Take the 2-minute tour ×
Super User is a question and answer site for computer enthusiasts and power users. It's 100% free, no registration required.

I'd like to make a native build for the gcc compiler on my Windows 7 X64 laptop. After reading the installation instructions and realizing they were for a Unix system, I decided that it was time to seek help from someone with some more experience. I don't want to do anything fancy, just pretty much build the compiler in a fairly efficient form for my system.

I've already downloaded the source files and have a basic idea of where I want to install it but don't know how to proceed from there. I know there are pre-built binaries out there but I'd kinda like to make some optimizations specifically for my system.

share|improve this question
3  
Building gcc for Windows is not a simple task, primarily because it makes so many assumptions about being built and installed into a unix-like environment that Windows doesn't even come close to providing. It's why projects like MinGW & MSYS exist -- to provide those foundations and patches just to get the compiler built. In fact, you'd do well to get very familiar with MinGW & friends first, because the results of your effort are going to end up similar to theirs, and there's no reason to redo their work unless you like reinventing wheels. –  afrazier Feb 6 '12 at 21:12
2  
add Cygwin, which can build windows (read: non-cygwin) code, with the appropriate flags and headers. –  Rich Homolka Feb 6 '12 at 21:41
    
@afrazier, so what your saying is I might as well just grab their build since they have already done what I'm attempting to do? If that's the case, do you have a particular project you'd recommend I get my build from? –  Cole Feb 6 '12 at 22:55

1 Answer 1

up vote 2 down vote accepted

As @afrazier and @Rich Homolka have said in comments to your question, you need Cygwin or MinGW & MSYS to build gcc on windows.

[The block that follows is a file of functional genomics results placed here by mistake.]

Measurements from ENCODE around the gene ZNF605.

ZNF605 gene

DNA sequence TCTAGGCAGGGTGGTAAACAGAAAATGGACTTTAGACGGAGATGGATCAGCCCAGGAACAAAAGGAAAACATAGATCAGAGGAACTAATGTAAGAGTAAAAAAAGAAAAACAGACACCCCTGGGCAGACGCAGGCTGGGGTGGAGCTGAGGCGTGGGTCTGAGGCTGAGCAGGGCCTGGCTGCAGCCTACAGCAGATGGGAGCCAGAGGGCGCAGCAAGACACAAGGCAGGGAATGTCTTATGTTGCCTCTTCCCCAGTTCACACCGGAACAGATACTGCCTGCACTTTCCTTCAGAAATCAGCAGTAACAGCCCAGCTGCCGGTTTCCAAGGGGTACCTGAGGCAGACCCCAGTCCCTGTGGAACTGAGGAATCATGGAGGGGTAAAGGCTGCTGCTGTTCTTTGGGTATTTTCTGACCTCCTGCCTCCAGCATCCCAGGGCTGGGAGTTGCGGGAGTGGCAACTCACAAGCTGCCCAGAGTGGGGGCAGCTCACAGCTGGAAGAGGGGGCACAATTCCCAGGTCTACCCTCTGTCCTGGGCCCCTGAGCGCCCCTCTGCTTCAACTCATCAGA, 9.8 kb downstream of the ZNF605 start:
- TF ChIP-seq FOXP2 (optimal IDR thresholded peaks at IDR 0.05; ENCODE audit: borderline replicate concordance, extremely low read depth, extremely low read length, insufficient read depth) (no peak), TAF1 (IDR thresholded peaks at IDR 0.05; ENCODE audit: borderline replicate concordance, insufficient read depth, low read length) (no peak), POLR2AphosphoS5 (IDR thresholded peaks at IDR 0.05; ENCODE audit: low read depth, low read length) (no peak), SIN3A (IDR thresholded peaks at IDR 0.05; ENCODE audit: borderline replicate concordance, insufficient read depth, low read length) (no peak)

There is at least two projects on sourceforge that provide a build of gcc for developing 64 bit windows applications:

TDM-GCC version 4.6.1 (GCC / MinGW / MinGW-w64 compiler suite for 32- and 64-bit Windows) was built on Windows 7 64-bit using MinGW & MSYS. See the build notes. A single file installer is also available in the "Bundle Installer" section of the download page.

MinGW-w64 (GCC for both x64 & x86 Windows) has in their SVN repository a howto that describes how to build Mingw-w64 GCC on Cygwin, MinGW & MSYS, and *nix shells.

You can also have a look at the answers of these questions:

share|improve this answer
2  
I would opt for MinGW. It is specialized to create native Windows executables that don't need the cygwin1.dll library to work –  sinni800 Feb 7 '12 at 8:27
    
Thank you both for the advice, I will start exploring your various suggestions. Setting up a C compiler on windows seems to be a lot more involved then I anticipated. –  Cole Feb 8 '12 at 2:33
    
@Cole, installing gcc is much easier than building it from source. For example, TDM-GCC bundle installer provide a C compiler and associated tools in a few mouse clicks. –  David L. Feb 8 '12 at 4:00

Your Answer

 
discard

By posting your answer, you agree to the privacy policy and terms of service.

Not the answer you're looking for? Browse other questions tagged or ask your own question.